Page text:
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Climate Forcing, Sensitivity and Feedback Processes.

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Presentation on theme: "Climate Forcing, Sensitivity and Feedback Processes."— Presentation transcript:

1 Climate Forcing, Sensitivity and Feedback Processes

2 Earth’s Climate System What have we learned? Earth is a planet Planetary temperature is determined by –Brightness of our star –Earth-sun distance –Albedo of the planet –Composition of Earth’s atmosphere So how can climate ever change? Energy In = Energy Out

3 Earth’s Energy Budget What have we learned? Surface climate depends on heating –51 units of absorbed solar –96 units of downward infrared (almost 2x sunshine)! Surface climate depends on cooling –117 units of upward infrared –23 units of evaporation, 7 units of rising thermals

4 Common Sense Doubling CO 2 would add 4 watts to every square meter of the surface of the Earth, 24/7 Doing that would make the surface warmer This was known before light bulbs were invented! 4 Watts 1 m John Tyndall, January 1863

5 Common Myth #1 “Scientists are worried about climate change because it’s been warming up recently” WRONG! We’re worried because we know that when we add heat to things, they warm up

6 Earth’s Climate as a “Black Box” Sunshine In Surface Temperature Out Climate System 1367 W m C S0S0 TSTS

7 Forcing (change in sunshine) Response: (Change in Surface Temperature) Climate System + 1 W m -2 ? °C DS0DS0 DTSDTS Climate Forcing, Response, and Sensitivity

8 Forcing (change in sunshine) Response: (Change in Surface Temperature) Climate Forcing, Response, and Sensitivity “Let’s do the math …” A 1 W m -2 change in sunshine would produce about a 0.26 °C change in planet’s temperature

9 19 th Century Climate Physics (Svante Arrhenius, 1896) Differentiate, apply chain rule Arrhenius worked out a simple formula for the change in surface temperature given a change in effective atmospheric emissivity due to CO 2 Earth TsTs aS0aS0 es T s 4 S0S0

10 19 th Climate Physics (cont’d) 19 th Century Climate Physics (cont’d) Plug in measured values W m -2 (from satellite data) W m -2 (for 2 x CO 2 from radiative transfer) T s = 288 K For CO 2 alone (no feedback), expect about 2 °F warming for 2 x CO 2

11 Climate Feedback Processes Positive Feedbacks (amplify changes) –Water vapor –Ice-albedo –High clouds DSDS DTSDTS D vapor D albedo D LW D hi cloud D lo cloud Negative feedbacks (damp changes) –Longwave cooling –Low clouds

12 Learning from the Past

13 CO 2 and the Ice Ages 370 ppm in 2000 Vostok (400k yr) Ice Core data (Petit et al, 1999) ice CO 2 Over the past 420,000 years atmospheric CO 2 has varied between 180 and 280 ppm, beating in time with the last four glacial cycles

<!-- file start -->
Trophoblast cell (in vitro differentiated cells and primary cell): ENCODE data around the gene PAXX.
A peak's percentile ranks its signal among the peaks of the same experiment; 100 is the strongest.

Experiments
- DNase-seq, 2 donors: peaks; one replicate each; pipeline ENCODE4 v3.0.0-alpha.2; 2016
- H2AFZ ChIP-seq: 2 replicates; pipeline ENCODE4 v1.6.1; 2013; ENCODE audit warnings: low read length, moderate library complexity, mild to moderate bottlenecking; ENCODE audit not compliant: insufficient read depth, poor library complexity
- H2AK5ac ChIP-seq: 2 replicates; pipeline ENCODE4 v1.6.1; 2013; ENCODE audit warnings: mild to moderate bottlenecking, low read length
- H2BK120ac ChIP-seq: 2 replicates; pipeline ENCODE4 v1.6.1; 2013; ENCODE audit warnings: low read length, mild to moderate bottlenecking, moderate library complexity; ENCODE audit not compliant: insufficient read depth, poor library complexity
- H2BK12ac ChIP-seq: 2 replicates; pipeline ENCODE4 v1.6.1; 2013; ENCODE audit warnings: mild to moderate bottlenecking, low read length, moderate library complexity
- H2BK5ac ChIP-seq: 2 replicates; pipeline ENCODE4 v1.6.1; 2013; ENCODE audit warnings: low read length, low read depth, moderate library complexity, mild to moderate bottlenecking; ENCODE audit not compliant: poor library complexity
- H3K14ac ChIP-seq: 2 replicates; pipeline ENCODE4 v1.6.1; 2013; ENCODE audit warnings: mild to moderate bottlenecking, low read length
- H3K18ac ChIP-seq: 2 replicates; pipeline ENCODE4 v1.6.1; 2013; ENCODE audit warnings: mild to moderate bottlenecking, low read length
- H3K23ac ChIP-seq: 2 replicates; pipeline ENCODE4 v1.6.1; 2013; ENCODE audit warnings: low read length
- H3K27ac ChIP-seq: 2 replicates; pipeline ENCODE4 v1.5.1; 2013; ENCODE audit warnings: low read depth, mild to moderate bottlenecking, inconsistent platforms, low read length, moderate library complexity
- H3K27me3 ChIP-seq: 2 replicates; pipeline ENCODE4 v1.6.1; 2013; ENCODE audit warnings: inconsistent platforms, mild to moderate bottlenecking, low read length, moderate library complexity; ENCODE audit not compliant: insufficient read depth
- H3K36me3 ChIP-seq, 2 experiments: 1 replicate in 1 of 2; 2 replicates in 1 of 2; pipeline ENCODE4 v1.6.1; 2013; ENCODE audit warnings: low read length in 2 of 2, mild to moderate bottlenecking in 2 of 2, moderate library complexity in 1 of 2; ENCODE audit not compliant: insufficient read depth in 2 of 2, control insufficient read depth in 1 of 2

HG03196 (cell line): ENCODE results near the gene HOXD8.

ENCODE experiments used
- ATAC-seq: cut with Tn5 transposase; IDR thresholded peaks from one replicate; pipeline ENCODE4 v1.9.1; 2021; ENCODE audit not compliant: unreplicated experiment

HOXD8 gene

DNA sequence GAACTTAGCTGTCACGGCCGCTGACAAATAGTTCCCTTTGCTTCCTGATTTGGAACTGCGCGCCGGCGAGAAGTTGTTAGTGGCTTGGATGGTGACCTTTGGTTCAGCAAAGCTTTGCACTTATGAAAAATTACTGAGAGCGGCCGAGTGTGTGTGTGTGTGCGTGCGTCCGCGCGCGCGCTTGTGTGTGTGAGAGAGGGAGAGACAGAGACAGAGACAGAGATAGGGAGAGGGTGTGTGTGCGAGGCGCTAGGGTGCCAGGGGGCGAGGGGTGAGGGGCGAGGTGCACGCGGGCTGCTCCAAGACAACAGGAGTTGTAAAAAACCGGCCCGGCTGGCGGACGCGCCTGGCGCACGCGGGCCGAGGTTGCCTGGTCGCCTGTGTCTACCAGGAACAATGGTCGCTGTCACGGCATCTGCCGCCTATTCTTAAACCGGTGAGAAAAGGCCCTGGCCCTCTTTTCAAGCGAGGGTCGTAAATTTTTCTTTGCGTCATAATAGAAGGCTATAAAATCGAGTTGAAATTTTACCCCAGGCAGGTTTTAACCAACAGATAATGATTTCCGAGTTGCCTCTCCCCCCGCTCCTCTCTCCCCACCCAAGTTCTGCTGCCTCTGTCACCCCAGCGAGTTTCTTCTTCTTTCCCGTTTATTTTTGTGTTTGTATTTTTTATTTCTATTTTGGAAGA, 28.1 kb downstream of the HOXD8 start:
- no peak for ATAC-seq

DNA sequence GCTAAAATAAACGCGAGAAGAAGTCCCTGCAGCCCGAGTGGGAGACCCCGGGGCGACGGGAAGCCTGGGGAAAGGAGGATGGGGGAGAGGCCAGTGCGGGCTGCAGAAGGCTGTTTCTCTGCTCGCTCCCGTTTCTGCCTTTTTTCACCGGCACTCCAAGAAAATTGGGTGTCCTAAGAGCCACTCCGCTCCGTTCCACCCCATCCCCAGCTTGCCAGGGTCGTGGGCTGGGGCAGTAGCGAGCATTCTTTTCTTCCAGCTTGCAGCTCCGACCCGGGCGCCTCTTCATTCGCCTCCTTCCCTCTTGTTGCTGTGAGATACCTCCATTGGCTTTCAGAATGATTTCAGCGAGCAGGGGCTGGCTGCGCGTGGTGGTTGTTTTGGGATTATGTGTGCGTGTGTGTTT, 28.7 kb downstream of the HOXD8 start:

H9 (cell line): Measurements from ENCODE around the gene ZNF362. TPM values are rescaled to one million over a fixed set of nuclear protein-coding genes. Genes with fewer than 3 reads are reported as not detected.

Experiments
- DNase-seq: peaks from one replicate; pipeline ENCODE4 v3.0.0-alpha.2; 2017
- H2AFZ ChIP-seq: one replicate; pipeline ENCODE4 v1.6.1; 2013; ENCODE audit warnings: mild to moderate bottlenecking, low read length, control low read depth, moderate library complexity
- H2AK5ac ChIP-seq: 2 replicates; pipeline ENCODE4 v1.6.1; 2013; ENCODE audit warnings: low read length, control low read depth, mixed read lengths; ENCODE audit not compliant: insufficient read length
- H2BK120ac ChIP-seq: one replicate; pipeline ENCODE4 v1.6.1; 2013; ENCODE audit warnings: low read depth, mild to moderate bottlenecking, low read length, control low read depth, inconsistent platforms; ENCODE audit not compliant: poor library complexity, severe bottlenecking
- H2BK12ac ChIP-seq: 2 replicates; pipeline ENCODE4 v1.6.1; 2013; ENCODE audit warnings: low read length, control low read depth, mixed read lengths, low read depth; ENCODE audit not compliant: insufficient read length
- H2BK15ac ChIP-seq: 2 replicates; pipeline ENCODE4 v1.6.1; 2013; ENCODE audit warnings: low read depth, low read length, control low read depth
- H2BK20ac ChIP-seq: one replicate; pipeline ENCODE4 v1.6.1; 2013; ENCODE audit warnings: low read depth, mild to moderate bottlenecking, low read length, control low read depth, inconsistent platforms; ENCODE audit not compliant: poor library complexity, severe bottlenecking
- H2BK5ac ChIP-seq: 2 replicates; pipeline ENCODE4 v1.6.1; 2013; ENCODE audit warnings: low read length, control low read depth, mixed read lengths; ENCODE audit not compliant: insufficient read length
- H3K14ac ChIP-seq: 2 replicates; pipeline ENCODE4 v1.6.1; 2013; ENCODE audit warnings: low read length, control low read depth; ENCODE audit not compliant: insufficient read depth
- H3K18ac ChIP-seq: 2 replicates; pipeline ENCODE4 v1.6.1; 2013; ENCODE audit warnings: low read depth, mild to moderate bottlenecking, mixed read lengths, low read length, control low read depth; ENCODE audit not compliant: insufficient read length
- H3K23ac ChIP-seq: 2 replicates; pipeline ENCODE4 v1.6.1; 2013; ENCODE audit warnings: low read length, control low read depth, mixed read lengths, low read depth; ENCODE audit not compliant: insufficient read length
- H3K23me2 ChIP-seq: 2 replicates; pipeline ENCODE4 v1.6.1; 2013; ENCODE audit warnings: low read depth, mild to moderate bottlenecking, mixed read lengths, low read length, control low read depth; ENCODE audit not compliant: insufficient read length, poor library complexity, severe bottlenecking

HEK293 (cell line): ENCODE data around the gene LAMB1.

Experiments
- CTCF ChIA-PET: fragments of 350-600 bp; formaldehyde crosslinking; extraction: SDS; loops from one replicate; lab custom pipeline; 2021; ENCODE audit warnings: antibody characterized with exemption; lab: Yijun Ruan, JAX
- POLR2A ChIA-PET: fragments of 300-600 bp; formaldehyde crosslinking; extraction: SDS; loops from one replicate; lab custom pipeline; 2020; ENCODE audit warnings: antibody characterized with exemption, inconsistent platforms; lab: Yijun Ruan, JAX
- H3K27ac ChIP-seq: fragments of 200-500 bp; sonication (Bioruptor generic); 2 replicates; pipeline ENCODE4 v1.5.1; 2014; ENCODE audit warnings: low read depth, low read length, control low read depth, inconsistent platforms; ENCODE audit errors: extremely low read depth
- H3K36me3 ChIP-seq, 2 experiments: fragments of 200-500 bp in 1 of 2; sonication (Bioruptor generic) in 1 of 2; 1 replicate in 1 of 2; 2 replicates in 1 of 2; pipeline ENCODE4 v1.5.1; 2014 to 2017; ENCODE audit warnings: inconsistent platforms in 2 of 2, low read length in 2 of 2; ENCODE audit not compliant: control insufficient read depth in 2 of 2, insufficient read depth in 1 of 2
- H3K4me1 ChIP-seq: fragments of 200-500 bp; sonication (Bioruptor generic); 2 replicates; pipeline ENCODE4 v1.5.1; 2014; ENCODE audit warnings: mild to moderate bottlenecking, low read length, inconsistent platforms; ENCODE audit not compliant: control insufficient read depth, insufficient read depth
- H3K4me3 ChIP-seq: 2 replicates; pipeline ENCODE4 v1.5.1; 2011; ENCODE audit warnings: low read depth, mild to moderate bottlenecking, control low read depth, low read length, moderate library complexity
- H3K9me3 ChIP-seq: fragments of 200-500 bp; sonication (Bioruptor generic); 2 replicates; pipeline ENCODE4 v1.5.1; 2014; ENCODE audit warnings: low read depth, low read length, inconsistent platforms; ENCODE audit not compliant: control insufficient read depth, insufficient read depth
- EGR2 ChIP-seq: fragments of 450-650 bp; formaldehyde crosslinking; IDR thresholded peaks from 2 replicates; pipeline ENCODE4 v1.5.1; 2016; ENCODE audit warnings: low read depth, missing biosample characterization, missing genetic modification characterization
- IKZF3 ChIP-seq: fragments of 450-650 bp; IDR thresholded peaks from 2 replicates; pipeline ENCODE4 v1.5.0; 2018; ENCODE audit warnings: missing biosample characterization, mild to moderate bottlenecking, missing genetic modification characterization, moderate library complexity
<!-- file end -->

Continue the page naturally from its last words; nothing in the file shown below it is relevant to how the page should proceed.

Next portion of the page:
14 Estimating Total Climate Sensitivity At the Last Glacial Maximum (~ 18k years ago) surface temp ~ 5 °C colder CO 2 was ~ 180 ppm (weaker greenhouse, 3.7 W m -2 more LW  ) Brighter surface due to snow and ice, estimate 3.4 W m -2 more reflected solar  Almost 3 x as sensitive as suggested by Arrhenius in 1897 … Other feedbacks must be going on as well

15 Review: 19 th Century Physics (updated using paleo-data) Forcing: changes in properties of atmosphere as measured by spectroscopy (4 W m -2 per doubling of CO 2 ) Feedback: both positive and negative, total response to forcing estimated from Ice Age climate data (about 0.7 °C per W m -2 ) Response: about 2.8 °C warming for 2 x CO 2 No climate models required … just based on observations (modern calculations agree … coincidence?)

16 CO 2 and the Modern Age 370 ppm in 2000 Vostok (400k yr) Ice Core data (Petit et al, 1999) Over the past 420,000 years atmospheric CO 2 has varied between 180 and 280 parts per million, beating in time with the last four glacial cycles Since the Industrial Revolution, CO 2 has risen very rapidly ice CO ppm in 2013 from measurements

17 Solar Variability Sun is an enormous spinning plasma sphere (entirely composed of charged particles) Rotating charges induce intense magnetic fields Fluid flow follows field (not buoyancy!) Rapid differential rotation distorts field lines They wrap and wrap, tighter and tighter About every 11 years, they break down, reorganize, and start again

18 Solar Cycle

19 Solar Variability 11-year solar cycle associated with variations in solar “constant” of about 10 W m -2 (~ 0.1% of total) Variability on longer time scales is not understood Possibly associated with Century-scale variability (“Little Ice Age”)?

20 Volcanic Aerosol Massive releases of particles and (more importantly) SO 2, lofted to tremendous heights in stratosphere SO 2 -> H 2 SO 4 aerosol in stratosphere Can persist for months-years Substantial shift from direct to diffuse light

21 Volcanic Stratospheric Aerosol Changes in aerosol optical depth as a result of Mt Pinatubo eruption (June 1991) Filled tropical stratosphere quickly Dispersed to all latitudes over ~ 1 yr Affected climate for 2-3 years?

22 Stratospheric Aerosol & Temperatures Big volcanoes dominate variance What causes trend?

23 Reconstructed Radiative Forcings

24 The Past 2000 Years

25 Historical Thermometer Record

26 Comparison of Radiative Forcings

27 CO 2 and the Future Vostok (400k yr) Ice Core data (Petit et al, 1999) Over the past 420,000 years atmospheric CO 2 has varied between 180 and 280 parts per million, beating in time with the last four glacial cycles Since the Industrial Revolution, CO 2 has risen very rapidly If China & India develop using 19 th Century technology, CO 2 will reach 900 ppm in this century ice CO ppm in ppm in 2013 You ain’t seen nothing yet!


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